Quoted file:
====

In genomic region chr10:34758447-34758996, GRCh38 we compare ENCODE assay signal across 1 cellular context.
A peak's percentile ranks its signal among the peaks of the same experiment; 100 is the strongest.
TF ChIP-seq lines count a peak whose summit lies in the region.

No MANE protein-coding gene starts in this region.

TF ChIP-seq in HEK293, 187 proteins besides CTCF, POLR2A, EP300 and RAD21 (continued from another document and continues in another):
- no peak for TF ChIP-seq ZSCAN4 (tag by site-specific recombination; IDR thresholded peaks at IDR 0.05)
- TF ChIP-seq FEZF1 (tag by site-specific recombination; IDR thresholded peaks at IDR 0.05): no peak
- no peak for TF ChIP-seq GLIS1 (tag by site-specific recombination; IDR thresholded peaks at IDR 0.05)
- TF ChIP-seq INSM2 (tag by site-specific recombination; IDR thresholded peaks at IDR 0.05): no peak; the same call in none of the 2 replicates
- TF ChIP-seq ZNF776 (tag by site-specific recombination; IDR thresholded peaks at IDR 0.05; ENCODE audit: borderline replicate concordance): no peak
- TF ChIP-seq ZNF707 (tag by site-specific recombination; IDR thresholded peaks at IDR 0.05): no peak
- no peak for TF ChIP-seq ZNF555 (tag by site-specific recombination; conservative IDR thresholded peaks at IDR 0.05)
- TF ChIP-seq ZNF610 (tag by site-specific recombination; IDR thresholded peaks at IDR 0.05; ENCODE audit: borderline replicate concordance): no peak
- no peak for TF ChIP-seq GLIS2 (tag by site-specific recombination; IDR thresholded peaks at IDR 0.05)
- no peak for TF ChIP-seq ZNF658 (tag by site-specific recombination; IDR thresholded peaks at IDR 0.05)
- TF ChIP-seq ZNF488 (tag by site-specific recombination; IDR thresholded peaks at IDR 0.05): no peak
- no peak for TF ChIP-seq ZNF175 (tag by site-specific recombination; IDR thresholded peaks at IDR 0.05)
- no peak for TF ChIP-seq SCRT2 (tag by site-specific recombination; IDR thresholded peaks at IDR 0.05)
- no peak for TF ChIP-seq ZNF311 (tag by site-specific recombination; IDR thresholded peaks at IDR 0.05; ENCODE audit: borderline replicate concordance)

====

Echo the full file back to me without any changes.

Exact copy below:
In genomic region chr10:34758447-34758996, GRCh38 we compare ENCODE assay signal across 1 cellular context.
A peak's percentile ranks its signal among the peaks of the same experiment; 100 is the strongest.
TF ChIP-seq lines count a peak whose summit lies in the region.

No MANE protein-coding gene starts in this region.

TF ChIP-seq in HEK293, 187 proteins besides CTCF, POLR2A, EP300 and RAD21 (continued from another document and continues in another):
- no peak for TF ChIP-seq ZSCAN4 (tag by site-specific recombination; IDR thresholded peaks at IDR 0.05)
- TF ChIP-seq FEZF1 (tag by site-specific recombination; IDR thresholded peaks at IDR 0.05): no peak
- no peak for TF ChIP-seq GLIS1 (tag by site-specific recombination; IDR thresholded peaks at IDR 0.05)
- TF ChIP-seq INSM2 (tag by site-specific recombination; IDR thresholded peaks at IDR 0.05): no peak; the same call in none of the 2 replicates
- TF ChIP-seq ZNF776 (tag by site-specific recombination; IDR thresholded peaks at IDR 0.05; ENCODE audit: borderline replicate concordance): no peak
- TF ChIP-seq ZNF707 (tag by site-specific recombination; IDR thresholded peaks at IDR 0.05): no peak
- no peak for TF ChIP-seq ZNF555 (tag by site-specific recombination; conservative IDR thresholded peaks at IDR 0.05)
- TF ChIP-seq ZNF610 (tag by site-specific recombination; IDR thresholded peaks at IDR 0.05; ENCODE audit: borderline replicate concordance): no peak
- no peak for TF ChIP-seq GLIS2 (tag by site-specific recombination; IDR thresholded peaks at IDR 0.05)
- no peak for TF ChIP-seq ZNF658 (tag by site-specific recombination; IDR thresholded peaks at IDR 0.05)
- TF ChIP-seq ZNF488 (tag by site-specific recombination; IDR thresholded peaks at IDR 0.05): no peak
- no peak for TF ChIP-seq ZNF175 (tag by site-specific recombination; IDR thresholded peaks at IDR 0.05)
- no peak for TF ChIP-seq SCRT2 (tag by site-specific recombination; IDR thresholded peaks at IDR 0.05)
- no peak for TF ChIP-seq ZNF311 (tag by site-specific recombination; IDR thresholded peaks at IDR 0.05; ENCODE audit: borderline replicate concordance)